- Christian Lim, managing director, SWEN Blue Ocean Partners
- Reece Pacheco, partner, Propeller
Daniela V. Fernandez, founder and CEO of Sustainable Ocean Alliance, and managing partner at Seabird Ventures
Climate change is the elephant in the room. Has the issue’s rising profile sucked the air out of the room or is it bringing attention to ocean conservation that otherwise wouldn’t be there? How have things changed in the past five years?
Climate change has been a topic for decades. It used to be a “nice to have” about a decade ago: “If you have the extra funds to perform climate risk assessment, then we will dedicate it to climate change.”
Now, it’s more of a “must have.” If we don’t address climate change, we’ll see more extreme weather events. Over the past five years, we’ve seen more focus on ocean conservation, but there is still a $149 billion annual ocean funding gap. Climate change used to be more focused on terrestrial operations. It is now “warming” up to ocean conservation.
We are just now beginning to see a distinct shift in tone. The thinking used to be that “the ocean is a victim of climate change,” but now the thought is more “the ocean can become a climate hero” and plays a huge role in reducing our carbon footprint. Yet, this shift is still very much in its infancy. In particular, the philanthropic community is just starting to recognize that there is an urgent need to support efforts to develop ocean-based climate solutions.
Until now, most climate funders focused on terrestrial or atmospheric issues, and ocean funders focused on important, but only tangentially climate-related ocean issues such as ending unsustainable fishing practices and establishing marine protected areas. The ocean is already the biggest carbon sink on the planet, and we need to better understand both what absorption of all that carbon is doing to ocean ecosystems, and how much more it can potentially contribute without disrupting its other critical ecosystem functions.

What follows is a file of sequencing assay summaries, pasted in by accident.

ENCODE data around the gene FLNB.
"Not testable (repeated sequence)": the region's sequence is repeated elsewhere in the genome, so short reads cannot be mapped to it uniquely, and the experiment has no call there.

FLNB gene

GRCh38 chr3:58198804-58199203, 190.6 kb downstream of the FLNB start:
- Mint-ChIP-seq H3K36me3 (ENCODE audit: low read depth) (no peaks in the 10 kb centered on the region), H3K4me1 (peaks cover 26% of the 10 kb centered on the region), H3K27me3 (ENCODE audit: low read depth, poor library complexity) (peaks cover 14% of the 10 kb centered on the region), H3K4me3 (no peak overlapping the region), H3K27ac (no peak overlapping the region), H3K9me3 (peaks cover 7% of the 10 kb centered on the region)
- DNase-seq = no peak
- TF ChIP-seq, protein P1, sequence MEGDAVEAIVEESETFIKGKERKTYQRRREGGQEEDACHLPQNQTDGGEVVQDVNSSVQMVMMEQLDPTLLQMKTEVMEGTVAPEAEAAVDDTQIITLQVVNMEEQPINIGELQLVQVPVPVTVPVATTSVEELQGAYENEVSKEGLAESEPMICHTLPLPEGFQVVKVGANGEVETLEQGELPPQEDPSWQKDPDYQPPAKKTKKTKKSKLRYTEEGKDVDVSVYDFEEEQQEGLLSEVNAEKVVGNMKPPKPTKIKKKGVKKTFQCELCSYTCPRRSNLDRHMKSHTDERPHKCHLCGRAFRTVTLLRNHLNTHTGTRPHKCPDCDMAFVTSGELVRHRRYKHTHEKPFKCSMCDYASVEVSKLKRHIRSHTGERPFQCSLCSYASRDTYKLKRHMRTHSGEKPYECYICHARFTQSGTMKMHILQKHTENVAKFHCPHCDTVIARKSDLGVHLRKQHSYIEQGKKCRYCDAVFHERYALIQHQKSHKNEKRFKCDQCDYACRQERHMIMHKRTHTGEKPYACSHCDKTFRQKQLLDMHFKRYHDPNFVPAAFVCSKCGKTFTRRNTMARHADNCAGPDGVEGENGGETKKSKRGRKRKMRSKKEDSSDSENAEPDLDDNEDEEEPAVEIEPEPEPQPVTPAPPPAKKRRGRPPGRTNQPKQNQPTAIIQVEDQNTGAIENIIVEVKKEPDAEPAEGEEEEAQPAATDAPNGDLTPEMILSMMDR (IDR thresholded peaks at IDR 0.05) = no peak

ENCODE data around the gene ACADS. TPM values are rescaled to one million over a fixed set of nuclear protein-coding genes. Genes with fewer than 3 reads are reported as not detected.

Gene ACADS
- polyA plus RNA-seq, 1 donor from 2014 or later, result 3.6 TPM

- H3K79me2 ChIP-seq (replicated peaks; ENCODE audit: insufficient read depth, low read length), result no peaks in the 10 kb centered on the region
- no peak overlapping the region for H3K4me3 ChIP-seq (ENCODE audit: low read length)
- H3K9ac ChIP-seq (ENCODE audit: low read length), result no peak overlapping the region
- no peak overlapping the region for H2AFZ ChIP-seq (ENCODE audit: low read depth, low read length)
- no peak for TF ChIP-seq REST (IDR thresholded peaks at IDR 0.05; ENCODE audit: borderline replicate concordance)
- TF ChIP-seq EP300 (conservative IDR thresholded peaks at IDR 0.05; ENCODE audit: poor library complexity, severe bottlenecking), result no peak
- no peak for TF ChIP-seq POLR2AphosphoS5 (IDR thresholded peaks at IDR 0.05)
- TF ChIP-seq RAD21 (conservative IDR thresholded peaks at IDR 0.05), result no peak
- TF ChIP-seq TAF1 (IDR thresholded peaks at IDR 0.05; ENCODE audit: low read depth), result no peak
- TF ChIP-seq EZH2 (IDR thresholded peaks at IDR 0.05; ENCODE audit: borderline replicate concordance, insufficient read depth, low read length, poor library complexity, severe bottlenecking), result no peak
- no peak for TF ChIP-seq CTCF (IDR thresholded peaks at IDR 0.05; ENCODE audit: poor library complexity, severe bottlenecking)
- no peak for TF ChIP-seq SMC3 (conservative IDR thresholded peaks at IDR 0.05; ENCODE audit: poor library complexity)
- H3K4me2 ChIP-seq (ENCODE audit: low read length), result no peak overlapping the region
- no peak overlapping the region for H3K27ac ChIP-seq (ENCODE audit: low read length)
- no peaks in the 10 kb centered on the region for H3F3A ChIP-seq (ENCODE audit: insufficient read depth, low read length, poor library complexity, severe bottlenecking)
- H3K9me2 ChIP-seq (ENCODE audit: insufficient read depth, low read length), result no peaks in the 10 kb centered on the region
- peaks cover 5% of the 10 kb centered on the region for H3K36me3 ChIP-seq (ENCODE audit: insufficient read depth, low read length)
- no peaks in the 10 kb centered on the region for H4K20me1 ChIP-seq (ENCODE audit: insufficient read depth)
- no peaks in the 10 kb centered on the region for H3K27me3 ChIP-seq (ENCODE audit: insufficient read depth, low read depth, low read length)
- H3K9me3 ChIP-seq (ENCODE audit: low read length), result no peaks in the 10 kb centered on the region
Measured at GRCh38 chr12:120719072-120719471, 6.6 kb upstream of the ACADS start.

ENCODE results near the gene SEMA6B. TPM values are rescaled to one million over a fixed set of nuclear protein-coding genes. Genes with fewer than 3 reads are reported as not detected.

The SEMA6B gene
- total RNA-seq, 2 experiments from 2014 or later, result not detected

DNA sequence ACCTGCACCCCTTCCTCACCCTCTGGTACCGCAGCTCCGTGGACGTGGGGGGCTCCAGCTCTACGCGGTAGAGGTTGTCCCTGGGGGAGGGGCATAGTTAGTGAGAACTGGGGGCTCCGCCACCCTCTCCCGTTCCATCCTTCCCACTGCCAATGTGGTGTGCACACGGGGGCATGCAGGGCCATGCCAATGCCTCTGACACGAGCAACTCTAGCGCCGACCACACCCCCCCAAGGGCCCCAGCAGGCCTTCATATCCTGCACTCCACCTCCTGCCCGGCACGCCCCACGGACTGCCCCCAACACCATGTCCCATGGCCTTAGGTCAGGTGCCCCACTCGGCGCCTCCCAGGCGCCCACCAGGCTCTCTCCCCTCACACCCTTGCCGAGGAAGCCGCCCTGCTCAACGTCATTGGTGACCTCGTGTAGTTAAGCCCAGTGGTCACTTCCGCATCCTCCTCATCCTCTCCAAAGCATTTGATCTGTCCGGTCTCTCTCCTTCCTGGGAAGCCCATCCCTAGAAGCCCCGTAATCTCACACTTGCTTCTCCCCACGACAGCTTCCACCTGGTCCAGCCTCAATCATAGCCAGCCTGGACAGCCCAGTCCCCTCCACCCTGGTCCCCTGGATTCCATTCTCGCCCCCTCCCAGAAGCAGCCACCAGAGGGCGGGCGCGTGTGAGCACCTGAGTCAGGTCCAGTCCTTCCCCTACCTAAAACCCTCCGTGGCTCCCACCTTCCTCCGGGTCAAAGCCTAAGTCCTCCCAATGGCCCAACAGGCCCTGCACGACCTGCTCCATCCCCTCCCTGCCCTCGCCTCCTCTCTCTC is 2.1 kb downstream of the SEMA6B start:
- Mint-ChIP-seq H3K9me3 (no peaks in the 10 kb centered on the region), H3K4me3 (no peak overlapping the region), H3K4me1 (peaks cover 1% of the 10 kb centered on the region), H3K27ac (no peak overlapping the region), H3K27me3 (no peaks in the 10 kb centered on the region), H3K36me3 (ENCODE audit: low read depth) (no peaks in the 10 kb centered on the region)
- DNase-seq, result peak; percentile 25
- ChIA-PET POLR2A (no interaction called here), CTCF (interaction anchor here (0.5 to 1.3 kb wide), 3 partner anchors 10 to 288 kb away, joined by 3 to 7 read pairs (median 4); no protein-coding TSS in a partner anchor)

It’s also been encouraging to see governments taking action to truly prioritize and create financial incentives for investing in climate/ocean innovations, such as the bipartisan Infrastructure Law passed in the U.S. in 2022. There is also an upswell of talent realizing that working a “typical” job is no longer an option if we won’t have a livable planet in the next seven years. We are seeing society reset its priorities and climate is one of the highest ones at the moment.
Climate change has been called “recession-proof” because governments and investors have come to recognize the scope, scale and urgency of the issue. Do you think that’s true of ocean conservation tech as well?
Yes. Climate change and ocean restoration are inherently linked. The ocean is humanity’s biggest protection against climate change, as it produces more than half the air we breathe and absorbs 93% of excess heat from global warming.
Ocean tech and climate change companies and investors all have the same goal. The urgency of the climate crisis has kept passionate funders and entrepreneurs engaged in the development of solutions regardless of the state of the economy.
Climate change has affected the oceans greatly, causing everything from rising water temperatures to more acidification. How are you approaching the question of climate change in your investments?
Seabird Ventures is internally tracking impact and reporting on social and/or environmental factors in our investments. We have externally reported on the following key ocean impact areas:
- Blue carbon and CO2e removal or avoidance: Initiatives in this category are incredibly important for capturing and avoiding harmful GHG emissions, which contribute to climate change and ocean acidification. The impact of these companies is measured by the weight of CO2e emissions reduced or sequestered as a result of the solution.
- Waste reduction and circular use: We focus on companies that reduce the amount of solid waste and plastic polluting our ocean. Two approaches commonly used are preventing plastics from leaking into waterways and plastic cleanup solutions. Plastic pollutants are responsible for choking marine life and destroying both marine and coastal ecosystems. Tracking impact in this category is done by measuring the mass of plastic reduced, avoided or recycled. Companies offering fully biodegradable plastic alternatives are also considered in this area for their ability to displace the use of traditional plastics.